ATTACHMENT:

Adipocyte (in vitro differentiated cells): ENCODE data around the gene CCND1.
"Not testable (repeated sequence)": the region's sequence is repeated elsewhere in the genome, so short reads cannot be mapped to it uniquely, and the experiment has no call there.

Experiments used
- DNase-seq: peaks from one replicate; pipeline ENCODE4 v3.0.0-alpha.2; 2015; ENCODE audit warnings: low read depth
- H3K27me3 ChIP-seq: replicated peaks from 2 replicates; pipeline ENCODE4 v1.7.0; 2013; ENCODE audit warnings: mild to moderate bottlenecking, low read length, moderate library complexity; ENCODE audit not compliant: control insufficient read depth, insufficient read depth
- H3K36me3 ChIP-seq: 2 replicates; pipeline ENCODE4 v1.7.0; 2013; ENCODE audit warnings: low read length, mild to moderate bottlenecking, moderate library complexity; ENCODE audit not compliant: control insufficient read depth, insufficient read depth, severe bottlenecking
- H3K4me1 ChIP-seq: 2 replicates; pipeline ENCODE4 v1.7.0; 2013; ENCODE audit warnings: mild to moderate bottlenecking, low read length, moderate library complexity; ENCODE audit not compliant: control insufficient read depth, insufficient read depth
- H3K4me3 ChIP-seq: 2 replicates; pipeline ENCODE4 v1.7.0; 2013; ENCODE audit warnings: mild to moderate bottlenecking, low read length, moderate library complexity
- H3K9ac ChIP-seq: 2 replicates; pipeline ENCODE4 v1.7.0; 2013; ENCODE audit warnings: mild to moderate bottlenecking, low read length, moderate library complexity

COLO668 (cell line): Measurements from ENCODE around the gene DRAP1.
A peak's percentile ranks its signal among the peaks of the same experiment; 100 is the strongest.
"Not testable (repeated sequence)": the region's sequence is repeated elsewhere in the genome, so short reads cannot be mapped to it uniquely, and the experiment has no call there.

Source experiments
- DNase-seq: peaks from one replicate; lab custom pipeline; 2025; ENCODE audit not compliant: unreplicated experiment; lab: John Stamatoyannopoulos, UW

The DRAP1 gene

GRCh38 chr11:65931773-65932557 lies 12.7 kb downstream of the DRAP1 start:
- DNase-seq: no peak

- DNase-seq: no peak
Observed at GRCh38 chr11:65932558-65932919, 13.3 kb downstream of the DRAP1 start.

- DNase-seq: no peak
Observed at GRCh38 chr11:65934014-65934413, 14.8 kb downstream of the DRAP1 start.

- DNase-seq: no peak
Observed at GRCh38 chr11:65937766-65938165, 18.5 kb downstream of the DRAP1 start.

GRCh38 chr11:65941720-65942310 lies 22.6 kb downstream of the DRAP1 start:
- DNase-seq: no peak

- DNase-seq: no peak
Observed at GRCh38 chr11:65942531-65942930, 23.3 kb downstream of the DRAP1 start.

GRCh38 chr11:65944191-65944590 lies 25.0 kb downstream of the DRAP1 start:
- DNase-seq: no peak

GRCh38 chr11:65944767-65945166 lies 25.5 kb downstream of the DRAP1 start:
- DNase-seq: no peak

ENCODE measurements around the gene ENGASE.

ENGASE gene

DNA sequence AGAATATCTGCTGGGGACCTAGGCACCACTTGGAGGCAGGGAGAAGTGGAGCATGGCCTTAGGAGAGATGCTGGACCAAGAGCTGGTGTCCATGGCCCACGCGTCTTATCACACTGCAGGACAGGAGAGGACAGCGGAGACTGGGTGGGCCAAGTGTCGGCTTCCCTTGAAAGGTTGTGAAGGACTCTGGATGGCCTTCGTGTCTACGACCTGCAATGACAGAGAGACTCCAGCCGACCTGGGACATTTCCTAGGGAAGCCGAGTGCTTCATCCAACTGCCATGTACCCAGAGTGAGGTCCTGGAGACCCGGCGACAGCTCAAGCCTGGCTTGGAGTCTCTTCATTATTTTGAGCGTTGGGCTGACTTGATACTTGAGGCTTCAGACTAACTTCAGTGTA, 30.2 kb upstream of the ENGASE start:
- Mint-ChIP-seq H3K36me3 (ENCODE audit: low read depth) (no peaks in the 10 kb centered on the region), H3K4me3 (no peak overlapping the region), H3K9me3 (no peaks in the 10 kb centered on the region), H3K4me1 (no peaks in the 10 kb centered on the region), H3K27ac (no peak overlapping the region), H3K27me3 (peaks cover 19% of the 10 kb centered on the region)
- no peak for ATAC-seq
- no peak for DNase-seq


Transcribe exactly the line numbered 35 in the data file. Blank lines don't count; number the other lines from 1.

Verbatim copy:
- Mint-ChIP-seq H3K36me3 (ENCODE audit: low read depth) (no peaks in the 10 kb centered on the region), H3K4me3 (no peak overlapping the region), H3K9me3 (no peaks in the 10 kb centered on the region), H3K4me1 (no peaks in the 10 kb centered on the region), H3K27ac (no peak overlapping the region), H3K27me3 (peaks cover 19% of the 10 kb centered on the region)